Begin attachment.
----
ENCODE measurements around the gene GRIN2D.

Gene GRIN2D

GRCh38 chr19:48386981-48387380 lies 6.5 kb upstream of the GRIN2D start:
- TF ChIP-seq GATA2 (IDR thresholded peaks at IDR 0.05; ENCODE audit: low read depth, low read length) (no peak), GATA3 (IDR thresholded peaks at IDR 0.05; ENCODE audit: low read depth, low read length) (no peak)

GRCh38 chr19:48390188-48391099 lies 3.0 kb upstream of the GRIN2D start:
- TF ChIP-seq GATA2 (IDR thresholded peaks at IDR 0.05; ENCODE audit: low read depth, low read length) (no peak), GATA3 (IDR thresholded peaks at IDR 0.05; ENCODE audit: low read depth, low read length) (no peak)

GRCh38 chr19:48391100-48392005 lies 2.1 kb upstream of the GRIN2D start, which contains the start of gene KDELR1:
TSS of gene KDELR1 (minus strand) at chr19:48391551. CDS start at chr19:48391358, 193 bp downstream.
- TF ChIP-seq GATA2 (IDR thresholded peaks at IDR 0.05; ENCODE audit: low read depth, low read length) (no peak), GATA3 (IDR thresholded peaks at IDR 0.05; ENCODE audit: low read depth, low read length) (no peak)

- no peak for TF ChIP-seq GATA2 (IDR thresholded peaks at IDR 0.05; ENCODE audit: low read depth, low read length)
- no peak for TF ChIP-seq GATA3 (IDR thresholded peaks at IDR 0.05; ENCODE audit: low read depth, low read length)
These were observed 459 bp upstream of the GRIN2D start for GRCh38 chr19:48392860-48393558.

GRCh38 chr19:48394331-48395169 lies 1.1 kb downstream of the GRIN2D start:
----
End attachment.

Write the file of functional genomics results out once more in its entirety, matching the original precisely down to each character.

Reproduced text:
ENCODE measurements around the gene GRIN2D.

Gene GRIN2D

GRCh38 chr19:48386981-48387380 lies 6.5 kb upstream of the GRIN2D start:
- TF ChIP-seq GATA2 (IDR thresholded peaks at IDR 0.05; ENCODE audit: low read depth, low read length) (no peak), GATA3 (IDR thresholded peaks at IDR 0.05; ENCODE audit: low read depth, low read length) (no peak)

GRCh38 chr19:48390188-48391099 lies 3.0 kb upstream of the GRIN2D start:
- TF ChIP-seq GATA2 (IDR thresholded peaks at IDR 0.05; ENCODE audit: low read depth, low read length) (no peak), GATA3 (IDR thresholded peaks at IDR 0.05; ENCODE audit: low read depth, low read length) (no peak)

GRCh38 chr19:48391100-48392005 lies 2.1 kb upstream of the GRIN2D start, which contains the start of gene KDELR1:
TSS of gene KDELR1 (minus strand) at chr19:48391551. CDS start at chr19:48391358, 193 bp downstream.
- TF ChIP-seq GATA2 (IDR thresholded peaks at IDR 0.05; ENCODE audit: low read depth, low read length) (no peak), GATA3 (IDR thresholded peaks at IDR 0.05; ENCODE audit: low read depth, low read length) (no peak)

- no peak for TF ChIP-seq GATA2 (IDR thresholded peaks at IDR 0.05; ENCODE audit: low read depth, low read length)
- no peak for TF ChIP-seq GATA3 (IDR thresholded peaks at IDR 0.05; ENCODE audit: low read depth, low read length)
These were observed 459 bp upstream of the GRIN2D start for GRCh38 chr19:48392860-48393558.

GRCh38 chr19:48394331-48395169 lies 1.1 kb downstream of the GRIN2D start: